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Travel: A taste of paradise

25 January 2019

To tour mainland Greece is to journey into the Hellenistic context of the New Testament. But it also delivers on food from the gods, Sean Sheehan discovers


Monastery of St Stephen, Meteora

Monastery of St Stephen, Meteora

IT IS early morning, and, as you take a bracing walk along Thessaloniki’s pedestrianised seafront under a clear blue sky, it is beguiling to think that the Apostle Paul would have looked out at this north-west corner of the Aegean Sea.

It is an appropriate starting-point for a short odyssey into pagan and early Christian times on mainland Greece: Thessaloniki was established as part of the Hellenic kingdom of Macedon in the fourth century BC, and would, in time, become an important early centre of Christianity. In about AD 50, Paul preached in the city’s main synagogue, and would later write two renowned letters from Corinth to the community of believers he had founded in Macedonia.

The first stop after leaving the city is the 52-peak Mount Olympus, fabled home of the ancient Greek gods and only 90 minutes by car from Thessaloniki. Gazing up at the mountain’s craggy summit sets the scene for my trip into ancient times. Mainland Greece mixes the mythical and the historical in equal measure.

Climbing to the highest summit of Mount Olympus (Mytikas) is physically challenging, and not many make it; but walking its western slopes along a waymarked trail is a breeze. The village of Kokkinopilos is the starting-point for a 15km loop, although I follow it for just a few miles before retracing the route back to the village.

The management at Ktima Bellou, a welcoming boutique hotel on a 12-acre organic farm close to the mountain, have given me directions to Kokkinopilos and a map of the trail. Getting to the hotel means a drive along good but winding roads, where a goatherd with his flock presents more of a hazard than motor traffic.

Dining in the hotel’s restaurant, I come as close to the nectar and ambrosia enjoyed by the Olympian gods as mere humans can muster. Much of the ingredients are home-grown — strawberries, cherries, tomatoes, summer vegetables; walnuts, quinces and beans in winter — all locally sourced. The xynotyri cheese is made in a village near by, and a dry red Chrysochoou wine hails from the village of Rapsani, an hour away.

istockThe Temple of Apollo, Delphi

FROM relaxing Ktima Bellou, it’s a two-hour drive to reach the extraordinary sight of the monasteries of the Metéora. They are perched on rocky sandstone pillars so precipitous that it defies belief how, in centuries past, anything could ever be constructed there.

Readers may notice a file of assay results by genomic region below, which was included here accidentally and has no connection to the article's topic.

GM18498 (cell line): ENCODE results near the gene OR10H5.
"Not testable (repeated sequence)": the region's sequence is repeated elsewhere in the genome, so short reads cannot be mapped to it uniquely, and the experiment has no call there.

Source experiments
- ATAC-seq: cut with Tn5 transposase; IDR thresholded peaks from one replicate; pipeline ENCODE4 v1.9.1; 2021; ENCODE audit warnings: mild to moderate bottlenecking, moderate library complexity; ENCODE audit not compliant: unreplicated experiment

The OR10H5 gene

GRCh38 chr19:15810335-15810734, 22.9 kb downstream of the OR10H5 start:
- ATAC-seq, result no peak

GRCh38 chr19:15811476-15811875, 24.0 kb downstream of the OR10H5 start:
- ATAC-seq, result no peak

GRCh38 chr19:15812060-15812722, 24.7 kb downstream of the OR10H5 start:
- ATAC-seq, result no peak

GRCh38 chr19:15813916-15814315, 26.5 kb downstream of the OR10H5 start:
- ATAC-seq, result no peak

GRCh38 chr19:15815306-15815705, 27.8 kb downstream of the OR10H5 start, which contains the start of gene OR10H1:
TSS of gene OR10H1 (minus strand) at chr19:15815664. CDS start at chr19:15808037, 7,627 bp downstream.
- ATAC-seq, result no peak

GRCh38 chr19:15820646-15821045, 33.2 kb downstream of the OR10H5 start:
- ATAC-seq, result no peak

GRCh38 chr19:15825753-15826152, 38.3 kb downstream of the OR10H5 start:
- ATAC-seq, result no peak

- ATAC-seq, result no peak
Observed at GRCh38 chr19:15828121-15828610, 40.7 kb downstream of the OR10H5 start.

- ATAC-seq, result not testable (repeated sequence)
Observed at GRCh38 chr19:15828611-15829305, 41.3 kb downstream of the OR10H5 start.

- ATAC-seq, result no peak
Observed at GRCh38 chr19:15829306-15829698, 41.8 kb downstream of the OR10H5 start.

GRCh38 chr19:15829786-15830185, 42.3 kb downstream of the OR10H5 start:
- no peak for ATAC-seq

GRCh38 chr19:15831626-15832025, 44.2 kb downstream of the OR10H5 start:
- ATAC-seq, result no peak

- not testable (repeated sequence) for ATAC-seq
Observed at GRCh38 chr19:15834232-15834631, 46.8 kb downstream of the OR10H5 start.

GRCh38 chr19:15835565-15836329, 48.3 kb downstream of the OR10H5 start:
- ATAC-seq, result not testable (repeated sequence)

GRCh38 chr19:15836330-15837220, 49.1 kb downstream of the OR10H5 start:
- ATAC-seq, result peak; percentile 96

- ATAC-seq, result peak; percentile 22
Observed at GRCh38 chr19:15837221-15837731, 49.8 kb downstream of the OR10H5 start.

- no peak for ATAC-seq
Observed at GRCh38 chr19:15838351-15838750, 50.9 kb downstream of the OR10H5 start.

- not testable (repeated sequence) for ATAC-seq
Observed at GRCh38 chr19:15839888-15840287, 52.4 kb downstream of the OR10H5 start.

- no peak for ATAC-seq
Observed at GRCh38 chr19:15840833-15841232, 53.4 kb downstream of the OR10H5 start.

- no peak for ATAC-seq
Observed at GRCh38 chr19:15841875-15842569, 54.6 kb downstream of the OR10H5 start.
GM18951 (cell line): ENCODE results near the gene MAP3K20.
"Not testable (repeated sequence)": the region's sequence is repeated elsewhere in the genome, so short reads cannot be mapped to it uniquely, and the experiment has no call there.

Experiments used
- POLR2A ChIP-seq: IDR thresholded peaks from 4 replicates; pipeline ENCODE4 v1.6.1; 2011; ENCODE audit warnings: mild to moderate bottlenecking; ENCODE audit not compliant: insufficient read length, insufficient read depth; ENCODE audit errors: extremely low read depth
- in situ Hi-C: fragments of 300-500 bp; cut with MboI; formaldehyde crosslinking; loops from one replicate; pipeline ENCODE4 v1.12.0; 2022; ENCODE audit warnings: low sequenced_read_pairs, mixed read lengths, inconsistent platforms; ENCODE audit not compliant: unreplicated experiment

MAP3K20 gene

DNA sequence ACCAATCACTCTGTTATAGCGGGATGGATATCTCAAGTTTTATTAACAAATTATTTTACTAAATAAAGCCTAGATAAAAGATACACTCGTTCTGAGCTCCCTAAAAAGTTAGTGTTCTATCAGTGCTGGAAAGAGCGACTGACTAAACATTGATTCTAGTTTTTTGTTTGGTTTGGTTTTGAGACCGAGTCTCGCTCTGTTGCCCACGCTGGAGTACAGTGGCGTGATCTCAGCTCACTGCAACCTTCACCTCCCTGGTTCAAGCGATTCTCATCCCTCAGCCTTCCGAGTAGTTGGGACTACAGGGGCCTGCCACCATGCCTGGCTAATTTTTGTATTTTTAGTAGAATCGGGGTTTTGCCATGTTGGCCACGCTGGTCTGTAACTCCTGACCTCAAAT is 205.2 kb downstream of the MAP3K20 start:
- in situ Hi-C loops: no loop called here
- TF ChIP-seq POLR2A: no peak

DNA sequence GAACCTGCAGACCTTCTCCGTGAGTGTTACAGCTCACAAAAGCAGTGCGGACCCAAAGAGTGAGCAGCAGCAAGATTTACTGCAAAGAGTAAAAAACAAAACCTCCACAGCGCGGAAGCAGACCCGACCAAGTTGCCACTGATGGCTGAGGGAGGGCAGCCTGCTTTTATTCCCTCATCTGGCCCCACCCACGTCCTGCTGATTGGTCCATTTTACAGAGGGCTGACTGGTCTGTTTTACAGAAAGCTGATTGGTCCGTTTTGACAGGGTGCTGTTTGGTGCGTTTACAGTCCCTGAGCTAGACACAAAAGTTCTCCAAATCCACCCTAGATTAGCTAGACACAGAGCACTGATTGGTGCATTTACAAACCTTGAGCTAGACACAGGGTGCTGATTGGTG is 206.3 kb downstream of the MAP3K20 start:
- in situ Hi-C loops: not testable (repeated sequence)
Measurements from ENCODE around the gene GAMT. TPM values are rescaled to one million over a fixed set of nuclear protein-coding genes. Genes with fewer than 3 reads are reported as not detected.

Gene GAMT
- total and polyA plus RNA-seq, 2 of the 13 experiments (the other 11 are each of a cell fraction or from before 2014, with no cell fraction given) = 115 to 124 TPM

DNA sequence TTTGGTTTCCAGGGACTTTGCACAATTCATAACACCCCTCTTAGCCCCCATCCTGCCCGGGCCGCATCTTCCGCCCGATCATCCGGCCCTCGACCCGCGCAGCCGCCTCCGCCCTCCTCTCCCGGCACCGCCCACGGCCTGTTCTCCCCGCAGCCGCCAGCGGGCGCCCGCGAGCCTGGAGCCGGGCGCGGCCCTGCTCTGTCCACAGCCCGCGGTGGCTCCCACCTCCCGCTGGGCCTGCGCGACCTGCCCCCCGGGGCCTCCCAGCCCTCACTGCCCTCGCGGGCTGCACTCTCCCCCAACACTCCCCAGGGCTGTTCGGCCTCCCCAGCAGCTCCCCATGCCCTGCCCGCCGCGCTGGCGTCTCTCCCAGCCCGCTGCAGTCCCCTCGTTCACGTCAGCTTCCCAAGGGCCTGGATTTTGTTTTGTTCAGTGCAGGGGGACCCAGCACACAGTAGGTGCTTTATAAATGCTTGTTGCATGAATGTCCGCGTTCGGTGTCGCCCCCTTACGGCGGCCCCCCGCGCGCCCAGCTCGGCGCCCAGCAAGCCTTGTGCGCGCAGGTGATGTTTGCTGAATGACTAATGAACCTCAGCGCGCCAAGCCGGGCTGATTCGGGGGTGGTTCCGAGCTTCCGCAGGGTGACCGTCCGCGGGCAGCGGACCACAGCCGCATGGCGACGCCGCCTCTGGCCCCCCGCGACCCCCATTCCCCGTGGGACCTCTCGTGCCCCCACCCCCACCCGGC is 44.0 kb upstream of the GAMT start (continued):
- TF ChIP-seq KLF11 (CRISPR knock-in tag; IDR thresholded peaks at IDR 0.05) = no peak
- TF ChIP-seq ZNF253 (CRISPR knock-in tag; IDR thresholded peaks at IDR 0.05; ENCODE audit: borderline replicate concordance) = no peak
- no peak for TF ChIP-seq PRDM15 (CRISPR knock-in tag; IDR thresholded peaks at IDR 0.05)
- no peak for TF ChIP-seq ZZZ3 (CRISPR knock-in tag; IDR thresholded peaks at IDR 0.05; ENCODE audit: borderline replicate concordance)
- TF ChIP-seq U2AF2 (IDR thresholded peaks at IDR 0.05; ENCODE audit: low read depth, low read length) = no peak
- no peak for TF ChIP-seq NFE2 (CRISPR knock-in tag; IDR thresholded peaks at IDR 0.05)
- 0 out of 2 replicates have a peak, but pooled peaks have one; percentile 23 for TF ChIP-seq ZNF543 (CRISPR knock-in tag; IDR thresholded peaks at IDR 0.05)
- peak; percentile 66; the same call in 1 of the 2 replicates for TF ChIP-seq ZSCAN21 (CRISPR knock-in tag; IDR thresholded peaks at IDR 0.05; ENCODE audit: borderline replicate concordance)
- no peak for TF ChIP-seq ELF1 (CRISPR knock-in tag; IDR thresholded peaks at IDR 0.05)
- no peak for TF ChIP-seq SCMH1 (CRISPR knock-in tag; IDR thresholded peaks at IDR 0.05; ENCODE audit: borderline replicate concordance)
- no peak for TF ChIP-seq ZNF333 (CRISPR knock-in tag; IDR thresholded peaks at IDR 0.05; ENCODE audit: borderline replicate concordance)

For the dedicated hermits who first came here in the 11th century, and for those who built the first monastery in the 14th century, winches, ropes, and long ladders were the only means of access. There are now footpaths and a decent road to the six monasteries and their combined community of some 75 monks and nuns.

The largest and oldest of the monasteries, the Great Meteoron, is a revelation: it has exquisite post-Byzantine frescoes from the 16th century, religious icons in the museum, and an original kitchen and refectory. Roussanou monastery is at a lower elevation, but has superb views of the landscape that acted as a magnet to the devout seeking a private place in which to live and pray.

There is accommodation in nearby Kalambáka, but the town has a touristy feel; so I press on for another 90 minutes to reach Ioannina, in time for a meal and a good night’s sleep in the grand Epirus Palace. The hotel is indeed palatial (all very shiny, and mirrors everywhere), while the Ottoman-style restaurant is agreeably traditional: vegetarian favourites of mine, like smoked aubergine, Santorini fava (yellow split peas, not the beans), and kolokithokeftedes (courgette in yogurt) are all on the menu, as well as plenty of choices for carnivores.

A prime reason for visiting Ioannina is to see the ancient oracle of Dodona near by, but my guidebook highlights another attraction in the town’s lake. There is an island there, Nissi, which is home to five monasteries of the late Byzantine period. Nissi is readily accessed by boat from Ioannina’s quayside, and, because only islanders can bring their cars across, meandering on foot between the monasteries can be enjoyed in peace and quiet.

The Philanthropinon monastery is the best preserved of the five. Its barrel-vaulted roof was substantially repaired in the 13th century and decorated with wall-paintings in the 16th century, the period when it flourished. Especially splendid is the painting of the Betrayal in the nave of the church.